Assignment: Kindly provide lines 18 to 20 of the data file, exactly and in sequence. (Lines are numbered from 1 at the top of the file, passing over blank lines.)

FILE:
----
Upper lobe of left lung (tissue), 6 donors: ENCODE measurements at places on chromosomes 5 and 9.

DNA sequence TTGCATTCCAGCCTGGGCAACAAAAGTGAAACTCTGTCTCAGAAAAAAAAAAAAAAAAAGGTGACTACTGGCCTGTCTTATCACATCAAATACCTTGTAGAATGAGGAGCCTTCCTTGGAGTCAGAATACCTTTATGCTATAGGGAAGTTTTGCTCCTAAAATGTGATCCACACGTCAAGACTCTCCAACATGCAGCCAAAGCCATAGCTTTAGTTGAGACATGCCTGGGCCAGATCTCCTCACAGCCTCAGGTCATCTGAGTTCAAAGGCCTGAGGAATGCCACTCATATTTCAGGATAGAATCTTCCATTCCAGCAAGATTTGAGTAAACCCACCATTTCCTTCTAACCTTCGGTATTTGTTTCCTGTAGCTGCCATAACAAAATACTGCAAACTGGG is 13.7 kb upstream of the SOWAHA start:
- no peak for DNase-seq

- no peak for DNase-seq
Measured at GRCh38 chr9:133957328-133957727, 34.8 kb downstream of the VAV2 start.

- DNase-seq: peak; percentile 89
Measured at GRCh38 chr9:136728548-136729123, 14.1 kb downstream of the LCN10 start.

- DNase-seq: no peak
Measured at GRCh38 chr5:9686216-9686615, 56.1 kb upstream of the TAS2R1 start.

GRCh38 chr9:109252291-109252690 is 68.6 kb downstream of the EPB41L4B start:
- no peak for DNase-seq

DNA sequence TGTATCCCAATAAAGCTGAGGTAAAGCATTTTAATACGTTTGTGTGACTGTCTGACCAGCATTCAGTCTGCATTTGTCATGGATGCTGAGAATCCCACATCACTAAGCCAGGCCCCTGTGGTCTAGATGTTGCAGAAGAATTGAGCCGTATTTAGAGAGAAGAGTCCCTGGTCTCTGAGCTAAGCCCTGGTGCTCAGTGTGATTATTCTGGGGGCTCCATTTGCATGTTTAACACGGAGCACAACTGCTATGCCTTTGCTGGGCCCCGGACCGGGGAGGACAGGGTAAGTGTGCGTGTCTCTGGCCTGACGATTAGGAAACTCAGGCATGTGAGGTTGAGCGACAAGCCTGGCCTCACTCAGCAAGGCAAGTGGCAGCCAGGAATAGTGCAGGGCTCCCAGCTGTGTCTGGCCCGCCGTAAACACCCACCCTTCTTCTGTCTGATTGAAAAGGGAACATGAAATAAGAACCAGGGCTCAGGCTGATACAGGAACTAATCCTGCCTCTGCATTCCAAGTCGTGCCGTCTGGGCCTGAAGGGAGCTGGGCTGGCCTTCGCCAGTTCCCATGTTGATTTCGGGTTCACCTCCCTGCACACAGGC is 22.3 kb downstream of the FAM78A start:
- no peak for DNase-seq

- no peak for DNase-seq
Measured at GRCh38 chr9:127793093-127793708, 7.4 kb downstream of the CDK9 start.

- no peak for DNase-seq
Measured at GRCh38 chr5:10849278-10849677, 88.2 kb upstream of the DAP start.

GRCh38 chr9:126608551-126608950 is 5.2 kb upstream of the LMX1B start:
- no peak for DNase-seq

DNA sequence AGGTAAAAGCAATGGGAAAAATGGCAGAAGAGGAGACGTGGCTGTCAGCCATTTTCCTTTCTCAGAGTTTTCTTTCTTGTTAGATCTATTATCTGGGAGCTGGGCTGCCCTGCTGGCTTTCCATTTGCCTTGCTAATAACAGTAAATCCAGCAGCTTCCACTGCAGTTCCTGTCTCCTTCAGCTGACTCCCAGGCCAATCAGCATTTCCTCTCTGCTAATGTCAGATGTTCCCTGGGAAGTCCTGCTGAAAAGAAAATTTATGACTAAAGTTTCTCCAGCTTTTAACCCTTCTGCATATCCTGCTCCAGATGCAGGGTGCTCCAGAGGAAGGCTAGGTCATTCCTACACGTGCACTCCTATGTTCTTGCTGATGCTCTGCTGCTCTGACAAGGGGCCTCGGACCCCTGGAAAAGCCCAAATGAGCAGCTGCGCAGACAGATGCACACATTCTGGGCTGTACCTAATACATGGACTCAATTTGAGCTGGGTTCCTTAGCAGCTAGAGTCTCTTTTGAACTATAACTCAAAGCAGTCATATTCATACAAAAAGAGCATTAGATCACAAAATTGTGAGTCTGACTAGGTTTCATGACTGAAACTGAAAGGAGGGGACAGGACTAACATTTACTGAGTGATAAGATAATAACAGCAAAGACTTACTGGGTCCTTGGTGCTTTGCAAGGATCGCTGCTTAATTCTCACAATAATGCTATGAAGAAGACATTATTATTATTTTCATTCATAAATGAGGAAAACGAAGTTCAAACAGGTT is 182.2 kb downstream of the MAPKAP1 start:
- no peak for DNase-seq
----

GRCh38 chr9:126608551-126608950 is 5.2 kb upstream of the LMX1B start:
- no peak for DNase-seq

DNA sequence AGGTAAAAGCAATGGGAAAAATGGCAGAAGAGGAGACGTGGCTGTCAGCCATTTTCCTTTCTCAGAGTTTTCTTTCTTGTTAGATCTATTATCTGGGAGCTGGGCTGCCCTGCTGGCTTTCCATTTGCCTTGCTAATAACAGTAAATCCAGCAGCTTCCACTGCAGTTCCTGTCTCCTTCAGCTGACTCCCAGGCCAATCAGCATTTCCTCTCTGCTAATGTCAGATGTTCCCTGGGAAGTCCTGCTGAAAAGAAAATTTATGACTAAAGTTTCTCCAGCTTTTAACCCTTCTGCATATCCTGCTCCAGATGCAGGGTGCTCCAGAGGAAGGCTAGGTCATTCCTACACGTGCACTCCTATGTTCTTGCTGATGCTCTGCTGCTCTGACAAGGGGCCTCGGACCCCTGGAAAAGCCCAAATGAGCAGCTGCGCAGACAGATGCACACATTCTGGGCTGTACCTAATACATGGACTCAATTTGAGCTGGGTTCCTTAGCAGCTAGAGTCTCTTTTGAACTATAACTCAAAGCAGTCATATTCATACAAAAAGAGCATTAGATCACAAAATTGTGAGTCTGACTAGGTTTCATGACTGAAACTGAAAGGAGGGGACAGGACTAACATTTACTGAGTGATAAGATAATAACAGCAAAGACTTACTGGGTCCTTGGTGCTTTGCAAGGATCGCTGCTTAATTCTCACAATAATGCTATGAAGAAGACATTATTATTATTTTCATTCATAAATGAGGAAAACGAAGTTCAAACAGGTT is 182.2 kb downstream of the MAPKAP1 start: